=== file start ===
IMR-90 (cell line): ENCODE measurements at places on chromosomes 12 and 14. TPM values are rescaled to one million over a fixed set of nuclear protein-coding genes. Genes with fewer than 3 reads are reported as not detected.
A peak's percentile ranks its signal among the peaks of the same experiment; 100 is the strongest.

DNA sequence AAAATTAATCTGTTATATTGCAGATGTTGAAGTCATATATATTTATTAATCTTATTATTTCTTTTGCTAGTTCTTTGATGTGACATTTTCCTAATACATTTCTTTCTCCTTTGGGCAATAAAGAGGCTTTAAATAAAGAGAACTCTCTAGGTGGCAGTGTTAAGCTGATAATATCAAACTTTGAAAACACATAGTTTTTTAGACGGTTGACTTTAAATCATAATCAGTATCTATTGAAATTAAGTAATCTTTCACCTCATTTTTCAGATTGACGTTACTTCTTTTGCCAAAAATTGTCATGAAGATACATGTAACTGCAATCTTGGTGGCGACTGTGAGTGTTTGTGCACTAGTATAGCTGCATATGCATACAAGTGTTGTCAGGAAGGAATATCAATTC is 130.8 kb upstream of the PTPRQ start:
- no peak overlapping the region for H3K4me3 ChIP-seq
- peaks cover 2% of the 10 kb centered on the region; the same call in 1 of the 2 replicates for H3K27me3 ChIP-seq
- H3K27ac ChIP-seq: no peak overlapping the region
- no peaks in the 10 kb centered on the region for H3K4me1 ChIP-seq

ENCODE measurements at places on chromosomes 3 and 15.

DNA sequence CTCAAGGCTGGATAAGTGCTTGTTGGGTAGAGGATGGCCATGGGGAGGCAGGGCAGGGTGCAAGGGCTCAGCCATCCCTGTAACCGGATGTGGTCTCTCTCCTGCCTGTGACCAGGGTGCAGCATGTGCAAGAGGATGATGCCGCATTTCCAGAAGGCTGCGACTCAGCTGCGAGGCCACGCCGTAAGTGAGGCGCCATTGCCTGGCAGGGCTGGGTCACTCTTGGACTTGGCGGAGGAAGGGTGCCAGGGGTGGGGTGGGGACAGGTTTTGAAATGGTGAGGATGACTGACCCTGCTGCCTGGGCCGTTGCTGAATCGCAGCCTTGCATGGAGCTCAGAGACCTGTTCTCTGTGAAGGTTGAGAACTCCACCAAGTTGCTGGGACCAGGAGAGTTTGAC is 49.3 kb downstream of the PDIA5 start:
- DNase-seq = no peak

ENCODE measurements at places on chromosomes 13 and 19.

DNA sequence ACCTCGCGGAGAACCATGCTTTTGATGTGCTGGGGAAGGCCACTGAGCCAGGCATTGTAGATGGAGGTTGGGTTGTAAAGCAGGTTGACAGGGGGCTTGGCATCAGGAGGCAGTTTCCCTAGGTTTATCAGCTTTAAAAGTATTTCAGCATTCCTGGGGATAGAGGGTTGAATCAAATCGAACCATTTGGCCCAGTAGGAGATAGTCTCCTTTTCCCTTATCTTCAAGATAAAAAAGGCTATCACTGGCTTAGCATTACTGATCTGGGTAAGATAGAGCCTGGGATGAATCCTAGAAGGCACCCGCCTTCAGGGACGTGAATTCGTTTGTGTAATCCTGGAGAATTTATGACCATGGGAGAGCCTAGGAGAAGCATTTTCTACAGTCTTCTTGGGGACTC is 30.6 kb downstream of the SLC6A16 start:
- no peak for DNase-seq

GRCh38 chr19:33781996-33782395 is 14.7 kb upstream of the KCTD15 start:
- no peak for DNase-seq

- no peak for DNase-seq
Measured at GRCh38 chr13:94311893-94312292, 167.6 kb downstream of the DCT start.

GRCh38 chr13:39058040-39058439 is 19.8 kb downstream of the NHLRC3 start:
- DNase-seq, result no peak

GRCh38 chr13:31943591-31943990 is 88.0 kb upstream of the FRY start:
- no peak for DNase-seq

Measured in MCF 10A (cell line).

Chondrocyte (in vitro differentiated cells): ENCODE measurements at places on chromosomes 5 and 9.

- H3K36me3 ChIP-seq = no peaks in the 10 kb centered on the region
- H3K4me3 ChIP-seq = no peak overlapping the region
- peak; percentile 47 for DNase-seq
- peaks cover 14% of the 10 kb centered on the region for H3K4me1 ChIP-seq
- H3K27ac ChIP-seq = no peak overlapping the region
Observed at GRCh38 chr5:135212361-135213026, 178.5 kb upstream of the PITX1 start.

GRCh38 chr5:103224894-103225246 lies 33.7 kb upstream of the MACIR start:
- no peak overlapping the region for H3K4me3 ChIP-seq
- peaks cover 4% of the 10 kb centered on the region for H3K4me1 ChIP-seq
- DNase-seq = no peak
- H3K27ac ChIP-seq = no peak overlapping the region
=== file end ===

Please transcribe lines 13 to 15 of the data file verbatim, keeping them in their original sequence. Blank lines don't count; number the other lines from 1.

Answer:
- no peak for DNase-seq

GRCh38 chr19:33781996-33782395 is 14.7 kb upstream of the KCTD15 start:
- no peak for DNase-seq